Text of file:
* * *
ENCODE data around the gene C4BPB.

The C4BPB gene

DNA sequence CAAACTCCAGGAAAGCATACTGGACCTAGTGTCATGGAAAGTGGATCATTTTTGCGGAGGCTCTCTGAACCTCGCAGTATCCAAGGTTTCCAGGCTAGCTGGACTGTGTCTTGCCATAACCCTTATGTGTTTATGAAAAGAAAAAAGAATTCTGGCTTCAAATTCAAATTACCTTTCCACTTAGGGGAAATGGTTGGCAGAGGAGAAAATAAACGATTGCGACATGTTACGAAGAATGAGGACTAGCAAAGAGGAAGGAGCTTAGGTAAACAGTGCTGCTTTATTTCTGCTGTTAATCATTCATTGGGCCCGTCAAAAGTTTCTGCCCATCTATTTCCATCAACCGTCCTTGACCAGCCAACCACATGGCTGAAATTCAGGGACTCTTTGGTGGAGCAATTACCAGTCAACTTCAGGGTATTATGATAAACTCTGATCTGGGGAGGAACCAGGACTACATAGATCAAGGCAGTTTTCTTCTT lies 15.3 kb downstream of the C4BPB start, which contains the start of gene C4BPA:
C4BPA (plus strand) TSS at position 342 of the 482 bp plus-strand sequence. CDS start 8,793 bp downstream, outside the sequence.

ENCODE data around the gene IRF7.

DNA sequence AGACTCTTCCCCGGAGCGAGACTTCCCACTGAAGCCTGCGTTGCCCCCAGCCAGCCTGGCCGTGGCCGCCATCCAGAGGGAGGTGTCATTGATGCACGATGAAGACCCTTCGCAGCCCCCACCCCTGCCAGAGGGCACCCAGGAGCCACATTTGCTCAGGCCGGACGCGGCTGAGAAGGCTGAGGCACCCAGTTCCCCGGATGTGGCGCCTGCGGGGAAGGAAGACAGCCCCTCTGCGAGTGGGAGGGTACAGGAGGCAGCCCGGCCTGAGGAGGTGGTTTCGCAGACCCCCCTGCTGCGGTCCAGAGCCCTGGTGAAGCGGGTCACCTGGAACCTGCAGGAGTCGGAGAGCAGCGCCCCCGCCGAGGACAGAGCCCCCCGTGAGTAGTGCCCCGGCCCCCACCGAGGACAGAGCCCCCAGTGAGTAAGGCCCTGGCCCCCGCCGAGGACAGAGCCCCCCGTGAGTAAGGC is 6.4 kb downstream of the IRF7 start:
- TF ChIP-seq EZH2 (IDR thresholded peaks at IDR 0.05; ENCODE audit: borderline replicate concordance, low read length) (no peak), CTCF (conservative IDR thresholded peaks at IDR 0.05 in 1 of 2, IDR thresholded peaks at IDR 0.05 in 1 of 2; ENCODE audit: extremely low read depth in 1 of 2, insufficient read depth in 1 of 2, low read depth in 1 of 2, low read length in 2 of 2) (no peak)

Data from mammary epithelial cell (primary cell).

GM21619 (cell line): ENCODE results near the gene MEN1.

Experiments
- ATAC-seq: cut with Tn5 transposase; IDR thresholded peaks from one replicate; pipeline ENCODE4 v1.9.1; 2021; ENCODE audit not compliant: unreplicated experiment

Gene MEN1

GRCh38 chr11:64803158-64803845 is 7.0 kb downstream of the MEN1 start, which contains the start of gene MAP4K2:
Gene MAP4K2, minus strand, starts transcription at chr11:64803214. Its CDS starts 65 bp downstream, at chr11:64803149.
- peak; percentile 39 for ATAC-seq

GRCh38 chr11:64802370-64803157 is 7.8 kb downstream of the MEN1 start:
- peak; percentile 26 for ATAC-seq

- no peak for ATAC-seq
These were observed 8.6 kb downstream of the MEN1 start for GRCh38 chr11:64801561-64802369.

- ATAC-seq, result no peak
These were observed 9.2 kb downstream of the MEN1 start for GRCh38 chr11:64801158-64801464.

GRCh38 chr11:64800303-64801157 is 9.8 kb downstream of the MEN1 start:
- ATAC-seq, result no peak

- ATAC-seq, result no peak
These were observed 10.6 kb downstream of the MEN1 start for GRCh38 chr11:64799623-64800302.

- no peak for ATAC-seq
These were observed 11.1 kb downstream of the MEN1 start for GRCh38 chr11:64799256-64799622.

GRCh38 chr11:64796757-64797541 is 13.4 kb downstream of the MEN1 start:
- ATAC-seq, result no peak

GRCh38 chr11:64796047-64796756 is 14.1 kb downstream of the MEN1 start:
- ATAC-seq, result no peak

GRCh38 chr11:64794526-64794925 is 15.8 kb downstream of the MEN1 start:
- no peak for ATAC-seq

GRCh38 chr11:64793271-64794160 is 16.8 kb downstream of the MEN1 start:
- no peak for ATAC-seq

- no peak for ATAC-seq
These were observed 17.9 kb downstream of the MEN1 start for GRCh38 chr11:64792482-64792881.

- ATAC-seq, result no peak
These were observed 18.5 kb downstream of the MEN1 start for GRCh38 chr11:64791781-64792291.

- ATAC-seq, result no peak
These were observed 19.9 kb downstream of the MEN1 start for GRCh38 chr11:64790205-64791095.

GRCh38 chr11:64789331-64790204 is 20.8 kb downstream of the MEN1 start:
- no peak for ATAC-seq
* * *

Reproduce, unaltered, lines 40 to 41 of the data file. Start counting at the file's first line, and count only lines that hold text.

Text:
- ATAC-seq, result no peak
These were observed 19.9 kb downstream of the MEN1 start for GRCh38 chr11:64790205-64791095.